Plant Spacing and Depth of Split Shrubs

Choose a new location for your peony that is approximately two to three feet from adjacent shrubs. Dig a new hole that is up to 12 to 18 inches deep and 18 inches in diameter. The depth of your hole will depend on the size of the roots. For soils that do not have sufficient nutrients and organic matter, you can add up to four inches of organics and one half cup of a balanced fertilizer into the bottom of the hole. The soil amendments should fill approximately half of the planting hole. Place the new peony plant into the hole so that they eyes are no more than two inches below the land surface then backfill the hole with soil. Water the peony after planting and keep it watered as the roots reestablish themselves in the new location.

Planting Tip for Successful Splits

Peony plants do not usually like transplanting, but there are a few things to do as you split your shrubs to ensure success. Before you replant the split, remove any dead branches and apply a fungicide to roots. The fungicide will help protect the plant from fungus and root rot. Choose a location for your new plant that has good drainage, full sun exposure and a pH between 6.0 and 7.0. Watch your peonies closely as spring arrives for new flowers. If your plant does not begin to flower, the eyes may be too deep. You can remove some of the topsoil to assist blooming. You can also plant your split shrubs in containers. Just like garden shrubs, keep the containers is a cold area during the winter months to encourage spring flowers.

Image courtesy of USDA.gov

Growing Black Raspberries in Your Home Garden

Black Raspberry Image_2Black raspberries are a popular garden fruit in home gardens across the country. These Blackcaps produce abundant sweet, medium-sized berries in the summer.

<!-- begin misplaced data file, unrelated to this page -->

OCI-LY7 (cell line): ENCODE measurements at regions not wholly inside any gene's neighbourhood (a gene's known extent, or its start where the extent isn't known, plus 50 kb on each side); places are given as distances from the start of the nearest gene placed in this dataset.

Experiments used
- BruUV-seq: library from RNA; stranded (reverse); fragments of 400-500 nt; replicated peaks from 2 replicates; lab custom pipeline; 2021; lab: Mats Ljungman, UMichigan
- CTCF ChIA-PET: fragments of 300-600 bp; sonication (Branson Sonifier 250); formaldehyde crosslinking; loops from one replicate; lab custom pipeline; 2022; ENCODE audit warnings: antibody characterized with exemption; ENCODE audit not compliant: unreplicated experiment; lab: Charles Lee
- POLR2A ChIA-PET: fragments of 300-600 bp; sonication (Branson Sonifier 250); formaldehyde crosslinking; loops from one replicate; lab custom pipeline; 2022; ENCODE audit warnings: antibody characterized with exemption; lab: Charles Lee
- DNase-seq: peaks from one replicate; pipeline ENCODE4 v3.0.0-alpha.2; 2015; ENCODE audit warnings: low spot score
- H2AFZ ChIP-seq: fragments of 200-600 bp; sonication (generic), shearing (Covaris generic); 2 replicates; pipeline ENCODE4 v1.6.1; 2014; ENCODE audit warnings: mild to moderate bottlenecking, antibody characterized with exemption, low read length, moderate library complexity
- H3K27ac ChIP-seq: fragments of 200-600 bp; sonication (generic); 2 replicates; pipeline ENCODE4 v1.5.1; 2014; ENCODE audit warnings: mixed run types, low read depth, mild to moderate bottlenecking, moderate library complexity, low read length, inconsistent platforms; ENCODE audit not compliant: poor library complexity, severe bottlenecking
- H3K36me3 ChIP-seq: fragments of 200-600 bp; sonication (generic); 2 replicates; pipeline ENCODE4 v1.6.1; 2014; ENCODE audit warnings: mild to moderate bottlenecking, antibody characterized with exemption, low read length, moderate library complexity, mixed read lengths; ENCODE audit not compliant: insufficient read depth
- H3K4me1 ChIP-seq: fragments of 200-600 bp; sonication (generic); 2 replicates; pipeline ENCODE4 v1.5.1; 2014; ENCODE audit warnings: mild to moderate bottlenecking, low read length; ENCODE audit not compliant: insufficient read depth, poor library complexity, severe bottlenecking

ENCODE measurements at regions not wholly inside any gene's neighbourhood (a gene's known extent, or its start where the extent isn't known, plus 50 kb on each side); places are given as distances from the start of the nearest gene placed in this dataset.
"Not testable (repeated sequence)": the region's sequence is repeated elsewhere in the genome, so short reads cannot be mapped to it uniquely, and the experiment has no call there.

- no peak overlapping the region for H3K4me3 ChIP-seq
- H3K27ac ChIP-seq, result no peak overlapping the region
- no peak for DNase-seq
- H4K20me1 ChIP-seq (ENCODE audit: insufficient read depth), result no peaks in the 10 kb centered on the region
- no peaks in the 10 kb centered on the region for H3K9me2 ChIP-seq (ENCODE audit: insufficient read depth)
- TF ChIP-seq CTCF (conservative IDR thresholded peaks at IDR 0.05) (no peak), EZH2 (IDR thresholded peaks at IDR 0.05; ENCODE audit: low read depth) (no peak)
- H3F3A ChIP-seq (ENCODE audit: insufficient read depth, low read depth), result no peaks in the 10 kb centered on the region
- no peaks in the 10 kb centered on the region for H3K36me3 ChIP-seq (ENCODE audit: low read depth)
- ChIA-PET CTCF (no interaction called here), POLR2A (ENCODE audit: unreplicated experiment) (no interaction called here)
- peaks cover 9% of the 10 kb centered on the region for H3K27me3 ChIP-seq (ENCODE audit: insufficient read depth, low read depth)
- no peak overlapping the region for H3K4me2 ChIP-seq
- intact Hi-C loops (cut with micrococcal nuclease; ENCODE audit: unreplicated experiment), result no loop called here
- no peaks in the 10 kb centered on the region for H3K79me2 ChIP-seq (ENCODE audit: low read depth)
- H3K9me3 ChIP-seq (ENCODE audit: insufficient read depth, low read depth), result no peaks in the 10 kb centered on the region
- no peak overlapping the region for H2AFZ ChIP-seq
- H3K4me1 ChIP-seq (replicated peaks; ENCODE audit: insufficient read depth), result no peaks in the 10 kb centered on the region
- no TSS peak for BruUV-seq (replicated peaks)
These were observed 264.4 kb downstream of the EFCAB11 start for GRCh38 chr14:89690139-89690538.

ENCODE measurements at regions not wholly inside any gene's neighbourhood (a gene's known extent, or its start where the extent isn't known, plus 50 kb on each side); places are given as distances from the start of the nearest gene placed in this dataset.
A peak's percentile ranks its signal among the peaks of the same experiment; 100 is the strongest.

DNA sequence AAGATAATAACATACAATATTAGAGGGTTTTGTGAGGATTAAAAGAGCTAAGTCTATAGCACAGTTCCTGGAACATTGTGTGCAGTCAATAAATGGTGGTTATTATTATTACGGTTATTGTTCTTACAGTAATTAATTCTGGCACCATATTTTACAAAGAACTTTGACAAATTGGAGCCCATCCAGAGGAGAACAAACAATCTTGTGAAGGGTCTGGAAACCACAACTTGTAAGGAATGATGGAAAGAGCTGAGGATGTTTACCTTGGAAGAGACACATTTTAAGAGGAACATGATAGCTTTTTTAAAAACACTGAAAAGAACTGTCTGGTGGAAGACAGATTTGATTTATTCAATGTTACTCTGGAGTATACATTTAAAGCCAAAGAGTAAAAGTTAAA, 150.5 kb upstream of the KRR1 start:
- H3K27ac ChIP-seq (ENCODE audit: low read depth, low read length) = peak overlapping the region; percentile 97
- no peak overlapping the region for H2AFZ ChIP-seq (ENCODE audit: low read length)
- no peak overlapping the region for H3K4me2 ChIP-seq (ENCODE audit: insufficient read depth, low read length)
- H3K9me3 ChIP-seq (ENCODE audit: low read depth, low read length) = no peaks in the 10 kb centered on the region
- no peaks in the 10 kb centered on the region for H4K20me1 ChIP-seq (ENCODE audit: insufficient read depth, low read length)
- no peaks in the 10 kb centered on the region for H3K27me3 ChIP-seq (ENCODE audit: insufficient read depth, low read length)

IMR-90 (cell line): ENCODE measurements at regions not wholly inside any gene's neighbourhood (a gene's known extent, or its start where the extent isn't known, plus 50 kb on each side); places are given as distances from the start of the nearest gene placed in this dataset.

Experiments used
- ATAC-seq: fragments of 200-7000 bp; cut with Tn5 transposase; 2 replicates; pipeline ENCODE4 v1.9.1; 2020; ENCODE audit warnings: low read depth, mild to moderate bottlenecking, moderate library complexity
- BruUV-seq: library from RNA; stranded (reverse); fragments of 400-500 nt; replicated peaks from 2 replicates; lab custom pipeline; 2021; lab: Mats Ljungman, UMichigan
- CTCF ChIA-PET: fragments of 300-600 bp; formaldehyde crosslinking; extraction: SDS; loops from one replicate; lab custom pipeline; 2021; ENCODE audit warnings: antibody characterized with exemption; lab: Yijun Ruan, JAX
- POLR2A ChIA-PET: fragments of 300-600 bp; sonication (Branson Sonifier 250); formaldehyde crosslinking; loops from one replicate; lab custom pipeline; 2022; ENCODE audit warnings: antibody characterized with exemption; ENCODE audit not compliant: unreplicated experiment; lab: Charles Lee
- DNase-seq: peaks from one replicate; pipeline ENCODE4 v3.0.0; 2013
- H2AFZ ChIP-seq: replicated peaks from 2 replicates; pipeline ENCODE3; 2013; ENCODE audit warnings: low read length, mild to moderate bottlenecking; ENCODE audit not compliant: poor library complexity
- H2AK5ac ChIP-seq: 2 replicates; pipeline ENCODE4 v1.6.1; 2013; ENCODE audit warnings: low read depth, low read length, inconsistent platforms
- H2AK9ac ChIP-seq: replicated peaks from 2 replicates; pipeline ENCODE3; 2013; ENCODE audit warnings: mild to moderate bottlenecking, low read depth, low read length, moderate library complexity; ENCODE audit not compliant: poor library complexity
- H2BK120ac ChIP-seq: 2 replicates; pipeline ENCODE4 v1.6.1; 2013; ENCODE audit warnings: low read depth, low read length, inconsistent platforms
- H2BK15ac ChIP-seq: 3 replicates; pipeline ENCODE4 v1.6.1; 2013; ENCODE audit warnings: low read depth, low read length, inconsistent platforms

Raspberries are popular garden fruits. Black raspberries, Rubus occidentalis, initially grow a red color that changes to black as the berries ripen on the vine. Native to North America, many black raspberry cultivars have smaller berries with more seeds than the other raspberry color varieties and a sweet and strong aroma. The tops of the black raspberry leaves are green while the underneath and stems are white with many prickles. Some black raspberry plants are called Blackcaps in the northern states.

Area Location and Hardiness

Black raspberries are not as cold hardy as other color varieties of raspberries. While varieties of black raspberries grow in most states, they grow better in warmer climates. Most black raspberry plants are summer bearing plants that are hardy in USDA Zones 5 through 7. If you live in areas with harsh winters, plant your black raspberries after the last frost and protect the plants in subsequent years from cold winter weather. Temperatures that dip below five degrees Fahrenheit may cause the plant to become damaged or die.

Position in Your Yard

Choosing a garden area for black raspberries in your yard may require a little planning. These raspberries enjoy a sunny location that has a slightly acidic soil with ample nutrients and good drainage. Before you plant the black raspberries, collect and analyze soil samples from your yard to determine the best location. If none of your potential garden areas have the correct pH and organic matter content you can amend the soil. Ideally, your garden soil should have a pH of 5.5 to 6.5 with at least three percent organic content. If necessary, you can add organic matter such as sphagnum peat or lime to raise the pH and sulfur to lower the pH. Add fertilizer if the nutrient levels in your soil is low according to the soil test. Generally, a 10-10-10 fertilizer is appropriate for black raspberry gardens.

Planting Space

The garden area in your yard should be large enough to accommodate the plants. Black raspberries grow suckers from the base of the plant and, therefore, do not spread as other color varieties of the fruit. Before you plant the black raspberries, measure your garden to ensure that you have adequate spacing to plant the raspberries 2.5 to 4 feet apart and in rows that are approximately 8 to 12 feet from one another. If desired, you can use a low, hill system trellis to support the plants and improve production.

Popular Black Raspberry Cultivars

New varieties of black raspberry plants were introduced in the early to mid-1900s. Today, you can plant several popular cultivars in your home garden. Popular varieties include the “Jewel,” “Early Sweet,” “Blackhawk,” “Allen,” “Haut,” “Bristol,” and ‘Munger.” Black raspberries produce crops in the summertime and ripen just after many of the red varieties. These raspberry plants produce sweet tasting fruit that is medium in size, attractive, and good for recipes and freezing.